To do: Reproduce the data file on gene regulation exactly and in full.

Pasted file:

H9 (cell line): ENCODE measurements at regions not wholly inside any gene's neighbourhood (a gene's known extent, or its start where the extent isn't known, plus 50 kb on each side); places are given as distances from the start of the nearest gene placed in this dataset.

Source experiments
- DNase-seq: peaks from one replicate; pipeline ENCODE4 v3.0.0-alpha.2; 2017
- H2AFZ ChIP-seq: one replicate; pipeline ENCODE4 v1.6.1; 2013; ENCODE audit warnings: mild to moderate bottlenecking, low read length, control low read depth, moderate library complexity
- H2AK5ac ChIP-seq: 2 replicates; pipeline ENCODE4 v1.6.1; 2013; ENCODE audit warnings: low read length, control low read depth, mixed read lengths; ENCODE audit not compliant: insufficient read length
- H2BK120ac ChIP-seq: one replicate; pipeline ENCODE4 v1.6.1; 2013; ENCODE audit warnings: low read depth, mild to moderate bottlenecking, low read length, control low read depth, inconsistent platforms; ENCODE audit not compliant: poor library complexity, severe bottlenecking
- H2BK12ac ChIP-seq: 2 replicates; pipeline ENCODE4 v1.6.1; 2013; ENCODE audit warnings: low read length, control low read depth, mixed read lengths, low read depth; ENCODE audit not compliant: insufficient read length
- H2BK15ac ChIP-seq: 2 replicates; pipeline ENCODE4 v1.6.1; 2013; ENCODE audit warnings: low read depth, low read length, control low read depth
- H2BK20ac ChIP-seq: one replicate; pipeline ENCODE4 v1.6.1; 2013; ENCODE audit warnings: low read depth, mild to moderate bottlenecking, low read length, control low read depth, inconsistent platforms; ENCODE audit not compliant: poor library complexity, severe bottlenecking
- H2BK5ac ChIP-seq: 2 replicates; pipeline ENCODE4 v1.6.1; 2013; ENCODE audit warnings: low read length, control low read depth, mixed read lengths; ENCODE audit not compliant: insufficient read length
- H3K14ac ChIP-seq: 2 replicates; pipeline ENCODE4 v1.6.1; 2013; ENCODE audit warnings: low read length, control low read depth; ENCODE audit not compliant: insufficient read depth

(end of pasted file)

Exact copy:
H9 (cell line): ENCODE measurements at regions not wholly inside any gene's neighbourhood (a gene's known extent, or its start where the extent isn't known, plus 50 kb on each side); places are given as distances from the start of the nearest gene placed in this dataset.

Source experiments
- DNase-seq: peaks from one replicate; pipeline ENCODE4 v3.0.0-alpha.2; 2017
- H2AFZ ChIP-seq: one replicate; pipeline ENCODE4 v1.6.1; 2013; ENCODE audit warnings: mild to moderate bottlenecking, low read length, control low read depth, moderate library complexity
- H2AK5ac ChIP-seq: 2 replicates; pipeline ENCODE4 v1.6.1; 2013; ENCODE audit warnings: low read length, control low read depth, mixed read lengths; ENCODE audit not compliant: insufficient read length
- H2BK120ac ChIP-seq: one replicate; pipeline ENCODE4 v1.6.1; 2013; ENCODE audit warnings: low read depth, mild to moderate bottlenecking, low read length, control low read depth, inconsistent platforms; ENCODE audit not compliant: poor library complexity, severe bottlenecking
- H2BK12ac ChIP-seq: 2 replicates; pipeline ENCODE4 v1.6.1; 2013; ENCODE audit warnings: low read length, control low read depth, mixed read lengths, low read depth; ENCODE audit not compliant: insufficient read length
- H2BK15ac ChIP-seq: 2 replicates; pipeline ENCODE4 v1.6.1; 2013; ENCODE audit warnings: low read depth, low read length, control low read depth
- H2BK20ac ChIP-seq: one replicate; pipeline ENCODE4 v1.6.1; 2013; ENCODE audit warnings: low read depth, mild to moderate bottlenecking, low read length, control low read depth, inconsistent platforms; ENCODE audit not compliant: poor library complexity, severe bottlenecking
- H2BK5ac ChIP-seq: 2 replicates; pipeline ENCODE4 v1.6.1; 2013; ENCODE audit warnings: low read length, control low read depth, mixed read lengths; ENCODE audit not compliant: insufficient read length
- H3K14ac ChIP-seq: 2 replicates; pipeline ENCODE4 v1.6.1; 2013; ENCODE audit warnings: low read length, control low read depth; ENCODE audit not compliant: insufficient read depth